By then, the U.S. government was fully invested in combatting fraudulent tax shelters. Unscrupulous shelter programs of all sorts exploded in the “greed is good” atmosphere of the 1980s, costing the U.S. Treasury billions of dollars in annual revenue. Congress adopted new provisions and penalties for abusive shelters when it passed the Deficit Reduction Act of 1984. The enacting of this law marks the end of the tax shelter record label era.
Though Rick Smulian never got to release his album of Christmas messages from the Fab Four, that’s not the end of the story. Over the past decade or so, a certain cassette has turned up a couple of times in the Houston area.
You’re looking at one of the only existing copies of a Richy Records tape of the Christmas recordings by the Beatles—oh, sorry—John, Paul, George, Ringo. My guess is that Smulian pressed up a few test copies prior to the Apple lawsuit.
The J-card credits for the tape.
In the mid-1980s, an edited version of the song “Christmas Time (Is Here Again),” taken from the 1967 flexi, was slated to appear on Sessions, an authorized collection of Beatles recordings from the vault. The album was initially scheduled for release in late 1984, but was delayed, and ultimately scrapped. It was subsequently bootlegged. In 1995, a different mix of “Christmas Time (Is Here Again),” with elements from the 1966 fan club disc, was released as the B-side of the “Free as a Bird” single.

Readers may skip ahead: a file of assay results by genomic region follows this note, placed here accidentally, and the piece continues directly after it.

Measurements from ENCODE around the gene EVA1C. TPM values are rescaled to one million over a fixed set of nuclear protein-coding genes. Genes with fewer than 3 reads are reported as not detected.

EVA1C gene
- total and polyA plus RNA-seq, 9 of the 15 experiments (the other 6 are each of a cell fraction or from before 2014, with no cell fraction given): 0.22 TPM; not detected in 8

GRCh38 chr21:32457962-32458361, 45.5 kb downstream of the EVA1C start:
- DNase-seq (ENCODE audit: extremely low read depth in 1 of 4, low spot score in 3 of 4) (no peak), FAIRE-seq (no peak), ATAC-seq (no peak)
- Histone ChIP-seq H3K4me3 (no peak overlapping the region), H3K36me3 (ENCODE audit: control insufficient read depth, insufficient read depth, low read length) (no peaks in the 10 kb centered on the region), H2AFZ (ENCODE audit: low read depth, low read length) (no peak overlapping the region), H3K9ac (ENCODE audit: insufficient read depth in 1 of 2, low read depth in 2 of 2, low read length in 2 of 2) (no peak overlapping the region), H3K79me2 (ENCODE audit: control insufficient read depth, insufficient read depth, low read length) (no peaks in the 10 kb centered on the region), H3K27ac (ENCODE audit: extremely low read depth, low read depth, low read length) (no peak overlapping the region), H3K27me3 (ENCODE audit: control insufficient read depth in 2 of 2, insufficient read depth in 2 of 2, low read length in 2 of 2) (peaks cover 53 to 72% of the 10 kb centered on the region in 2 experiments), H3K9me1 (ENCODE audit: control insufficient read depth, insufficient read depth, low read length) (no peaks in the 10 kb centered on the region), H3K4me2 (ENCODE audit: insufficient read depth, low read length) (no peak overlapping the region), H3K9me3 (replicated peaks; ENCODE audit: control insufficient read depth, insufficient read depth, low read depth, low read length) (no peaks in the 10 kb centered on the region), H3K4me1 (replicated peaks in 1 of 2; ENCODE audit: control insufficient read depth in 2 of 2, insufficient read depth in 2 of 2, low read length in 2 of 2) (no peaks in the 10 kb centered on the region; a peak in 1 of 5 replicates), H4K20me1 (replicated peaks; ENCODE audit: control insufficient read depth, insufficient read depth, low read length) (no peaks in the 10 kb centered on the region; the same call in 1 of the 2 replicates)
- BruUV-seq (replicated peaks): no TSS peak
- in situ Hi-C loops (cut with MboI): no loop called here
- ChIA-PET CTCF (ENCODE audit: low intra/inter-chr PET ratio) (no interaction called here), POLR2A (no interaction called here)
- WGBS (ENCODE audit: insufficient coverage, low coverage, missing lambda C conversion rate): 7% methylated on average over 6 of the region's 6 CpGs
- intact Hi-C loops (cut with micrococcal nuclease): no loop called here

The complete collection of Christmas messages the Beatles sent to their fan club has just been issued in the form of a limited edition 7-inch boxed set. The release of The Christmas Records marks the first time the full run of 1963-69 singles have been made available to purchase.
The Beatles wish their fans a Happy Christmas during a television interview on December 24th, 1963:
Thanks to Jay Young of Thrifty Birds for the high-resolution photos of the ‘John, Paul, George, Ringo’ cassette. Jay has one of the only known copies of the tape, which he found at a Houston Goodwill in 2012. If you want this super-rare item for yourself, feel free to make him an offer.
Previously on Dangerous Minds:
‘Tax Scam Records’: Artist discovers albums of his songs were released by shadowy companies in 1977
‘Almost Famous’: Artist discovers his music was released by shady record companies in 1977 (Part II)
Listen to Paul McCartney’s ‘lost’ experimental Christmas disc for his fellow Beatles from 1965